“Spirituality and meditation have each been linked to health and well-being in previous research,” Van Cappellen said. “We were interested in understanding biological factors that may enhance those spiritual experiences.

“Oxytocin appears to be part of the way our bodies support spiritual beliefs.”

The Biology of Awe

“Spirituality is complex and affected by many factors. However, oxytocin does seem to affect how we perceive the world and what we believe.”

Study participants were all male, and the findings apply only to men, said Van Cappellen, associate director of the Interdisciplinary and Behavioral Research Center at Duke’s Social Science Research Institute. In general, oxytocin operates somewhat differently in men and women, Van Cappellen added. Oxytocin’s effects on women’s spirituality still needs to be investigated.

The results appears online in the journal Social Cognitive and Affective Neuroscience.

Oxytocin occurs naturally in the body. Produced by the hypothalamus, it acts as a hormone and as a neurotransmitter, affecting many regions of the brain. It is stimulated during sex, childbirth and breastfeeding. Recent research has highlighted oxytocin’s role in promoting empathy, trust, social bonding and altruism.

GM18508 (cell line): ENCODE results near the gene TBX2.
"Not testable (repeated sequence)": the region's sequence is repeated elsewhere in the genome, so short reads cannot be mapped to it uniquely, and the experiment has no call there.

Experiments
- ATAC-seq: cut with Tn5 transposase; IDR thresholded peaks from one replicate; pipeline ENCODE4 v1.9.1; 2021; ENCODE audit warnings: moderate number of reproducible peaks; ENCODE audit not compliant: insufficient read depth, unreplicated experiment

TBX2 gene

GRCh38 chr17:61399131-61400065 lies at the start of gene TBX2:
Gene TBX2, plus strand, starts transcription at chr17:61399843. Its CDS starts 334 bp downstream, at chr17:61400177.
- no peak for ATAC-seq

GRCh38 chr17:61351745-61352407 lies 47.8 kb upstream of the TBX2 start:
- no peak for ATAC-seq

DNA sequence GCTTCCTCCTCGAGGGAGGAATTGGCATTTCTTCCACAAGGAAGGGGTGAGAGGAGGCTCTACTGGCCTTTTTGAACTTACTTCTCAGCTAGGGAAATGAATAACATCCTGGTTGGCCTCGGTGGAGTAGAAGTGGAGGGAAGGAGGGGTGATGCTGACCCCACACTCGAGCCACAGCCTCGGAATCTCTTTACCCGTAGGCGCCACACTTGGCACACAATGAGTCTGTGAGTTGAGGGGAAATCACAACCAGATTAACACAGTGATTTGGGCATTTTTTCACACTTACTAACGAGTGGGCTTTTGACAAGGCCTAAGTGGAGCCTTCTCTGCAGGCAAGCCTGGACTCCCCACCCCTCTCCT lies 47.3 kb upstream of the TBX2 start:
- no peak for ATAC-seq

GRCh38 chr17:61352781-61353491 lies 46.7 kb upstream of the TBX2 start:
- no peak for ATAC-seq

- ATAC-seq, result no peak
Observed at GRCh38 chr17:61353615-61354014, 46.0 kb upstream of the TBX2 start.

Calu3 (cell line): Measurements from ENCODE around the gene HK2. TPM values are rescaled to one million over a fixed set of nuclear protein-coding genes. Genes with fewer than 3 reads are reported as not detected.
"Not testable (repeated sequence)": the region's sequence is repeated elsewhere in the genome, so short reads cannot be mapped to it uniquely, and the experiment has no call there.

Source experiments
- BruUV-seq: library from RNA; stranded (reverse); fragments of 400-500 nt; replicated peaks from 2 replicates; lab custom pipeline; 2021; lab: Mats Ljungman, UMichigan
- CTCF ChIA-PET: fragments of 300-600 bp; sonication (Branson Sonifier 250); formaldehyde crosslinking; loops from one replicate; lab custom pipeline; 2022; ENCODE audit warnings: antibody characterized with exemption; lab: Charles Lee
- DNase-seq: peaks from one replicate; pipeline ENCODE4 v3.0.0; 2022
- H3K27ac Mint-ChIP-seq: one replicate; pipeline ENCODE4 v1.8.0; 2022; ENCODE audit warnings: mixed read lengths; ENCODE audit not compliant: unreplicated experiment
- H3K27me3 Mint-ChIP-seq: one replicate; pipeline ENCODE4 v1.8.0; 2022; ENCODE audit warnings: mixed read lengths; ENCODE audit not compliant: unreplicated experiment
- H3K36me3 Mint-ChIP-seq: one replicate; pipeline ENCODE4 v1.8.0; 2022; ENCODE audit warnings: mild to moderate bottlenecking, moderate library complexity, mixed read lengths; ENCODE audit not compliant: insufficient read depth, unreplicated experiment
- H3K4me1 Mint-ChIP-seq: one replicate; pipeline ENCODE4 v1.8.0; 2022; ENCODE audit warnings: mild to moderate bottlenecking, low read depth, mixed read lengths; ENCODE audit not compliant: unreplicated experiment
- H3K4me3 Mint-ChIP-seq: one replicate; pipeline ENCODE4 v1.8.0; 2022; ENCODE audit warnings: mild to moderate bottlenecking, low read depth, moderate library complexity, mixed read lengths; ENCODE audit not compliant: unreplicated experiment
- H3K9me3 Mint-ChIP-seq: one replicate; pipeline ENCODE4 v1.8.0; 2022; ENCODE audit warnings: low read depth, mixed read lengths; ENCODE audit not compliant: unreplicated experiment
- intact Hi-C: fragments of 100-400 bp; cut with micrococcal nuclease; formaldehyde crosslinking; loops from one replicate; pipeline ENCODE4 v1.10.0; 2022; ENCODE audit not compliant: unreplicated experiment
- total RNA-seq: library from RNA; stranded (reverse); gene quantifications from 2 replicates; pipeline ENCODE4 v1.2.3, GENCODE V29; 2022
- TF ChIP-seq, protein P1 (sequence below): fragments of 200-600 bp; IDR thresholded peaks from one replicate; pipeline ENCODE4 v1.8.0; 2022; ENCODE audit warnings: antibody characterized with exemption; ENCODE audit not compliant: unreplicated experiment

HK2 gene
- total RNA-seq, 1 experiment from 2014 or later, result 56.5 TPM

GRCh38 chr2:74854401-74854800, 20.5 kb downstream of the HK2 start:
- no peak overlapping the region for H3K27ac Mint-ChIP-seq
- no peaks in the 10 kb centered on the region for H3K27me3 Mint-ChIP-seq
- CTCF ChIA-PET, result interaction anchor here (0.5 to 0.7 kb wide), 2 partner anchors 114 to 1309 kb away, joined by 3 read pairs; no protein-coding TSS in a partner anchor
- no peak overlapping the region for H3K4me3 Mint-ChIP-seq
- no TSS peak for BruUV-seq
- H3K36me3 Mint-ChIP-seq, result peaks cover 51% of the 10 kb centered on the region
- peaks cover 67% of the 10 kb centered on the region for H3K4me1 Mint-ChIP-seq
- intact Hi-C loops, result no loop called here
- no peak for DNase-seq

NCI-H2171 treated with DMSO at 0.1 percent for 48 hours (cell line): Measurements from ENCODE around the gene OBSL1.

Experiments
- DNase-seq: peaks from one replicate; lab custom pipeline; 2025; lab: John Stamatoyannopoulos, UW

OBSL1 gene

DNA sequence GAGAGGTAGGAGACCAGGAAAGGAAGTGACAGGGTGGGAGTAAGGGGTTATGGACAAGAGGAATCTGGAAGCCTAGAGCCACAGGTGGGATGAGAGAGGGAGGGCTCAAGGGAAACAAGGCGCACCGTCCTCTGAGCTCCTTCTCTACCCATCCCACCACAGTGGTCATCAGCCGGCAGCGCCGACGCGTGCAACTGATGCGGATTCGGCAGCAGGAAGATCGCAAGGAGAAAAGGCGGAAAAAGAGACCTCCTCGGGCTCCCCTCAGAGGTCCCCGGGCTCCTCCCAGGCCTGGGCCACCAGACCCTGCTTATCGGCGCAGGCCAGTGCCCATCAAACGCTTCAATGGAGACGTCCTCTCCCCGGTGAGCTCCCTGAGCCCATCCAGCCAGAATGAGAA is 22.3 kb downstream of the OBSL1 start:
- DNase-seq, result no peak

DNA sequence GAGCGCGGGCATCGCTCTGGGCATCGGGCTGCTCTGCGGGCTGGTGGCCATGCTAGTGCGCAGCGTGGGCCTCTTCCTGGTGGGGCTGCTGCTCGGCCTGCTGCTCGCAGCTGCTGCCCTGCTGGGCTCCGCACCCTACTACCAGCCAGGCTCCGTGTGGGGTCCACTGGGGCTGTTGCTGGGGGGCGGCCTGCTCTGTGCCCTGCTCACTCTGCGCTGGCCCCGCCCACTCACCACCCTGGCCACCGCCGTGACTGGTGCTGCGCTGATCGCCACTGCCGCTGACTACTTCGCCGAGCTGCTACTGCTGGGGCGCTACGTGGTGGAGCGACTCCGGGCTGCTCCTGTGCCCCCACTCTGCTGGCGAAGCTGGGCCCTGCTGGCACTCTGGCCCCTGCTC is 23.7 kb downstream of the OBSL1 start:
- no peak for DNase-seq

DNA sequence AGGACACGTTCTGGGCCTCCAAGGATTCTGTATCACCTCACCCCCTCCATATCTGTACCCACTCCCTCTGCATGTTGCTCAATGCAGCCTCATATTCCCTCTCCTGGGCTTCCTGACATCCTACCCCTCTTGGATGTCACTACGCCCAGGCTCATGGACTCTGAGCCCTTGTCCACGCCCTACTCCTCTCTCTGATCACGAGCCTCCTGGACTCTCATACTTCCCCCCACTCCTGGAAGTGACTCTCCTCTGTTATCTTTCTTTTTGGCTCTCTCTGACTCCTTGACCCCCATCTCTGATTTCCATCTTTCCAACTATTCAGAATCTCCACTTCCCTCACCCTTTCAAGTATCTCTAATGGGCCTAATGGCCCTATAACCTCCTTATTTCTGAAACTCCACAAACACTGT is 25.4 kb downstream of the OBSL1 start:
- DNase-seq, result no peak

To test how oxytocin might influence spirituality, researchers administered the hormone to one group and a placebo to another. Those who received oxytocin were more likely to say afterwards that spirituality was important in their lives and that life has meaning and purpose. This was true after taking into account whether the participant reported belonging to an organized religion or not.

Participants who received oxytocin were also more inclined to view themselves as interconnected with other people and living things, giving higher ratings to statements such as “All life is interconnected” and “There is a higher plane of consciousness or spirituality that binds all people.”

Study subjects also participated in a guided meditation. Those who received oxytocin reported experiencing more positive emotions during meditation, including awe, gratitude, hope, inspiration, interest, love and serenity.

Oxytocin did not affect all participants equally, though. Its effect on spirituality was stronger among people with a particular variant of the CD38 gene, a gene that regulates the release of oxytocin from hypothalamic neurons in the brain.

Van Cappellen cautioned that the findings should not be over-generalized. First of all, there are many definitions of spirituality, she noted.


Story Source:

Materials provided by Duke University. Original written by Alison Jones. Note: Content may be edited for style and length.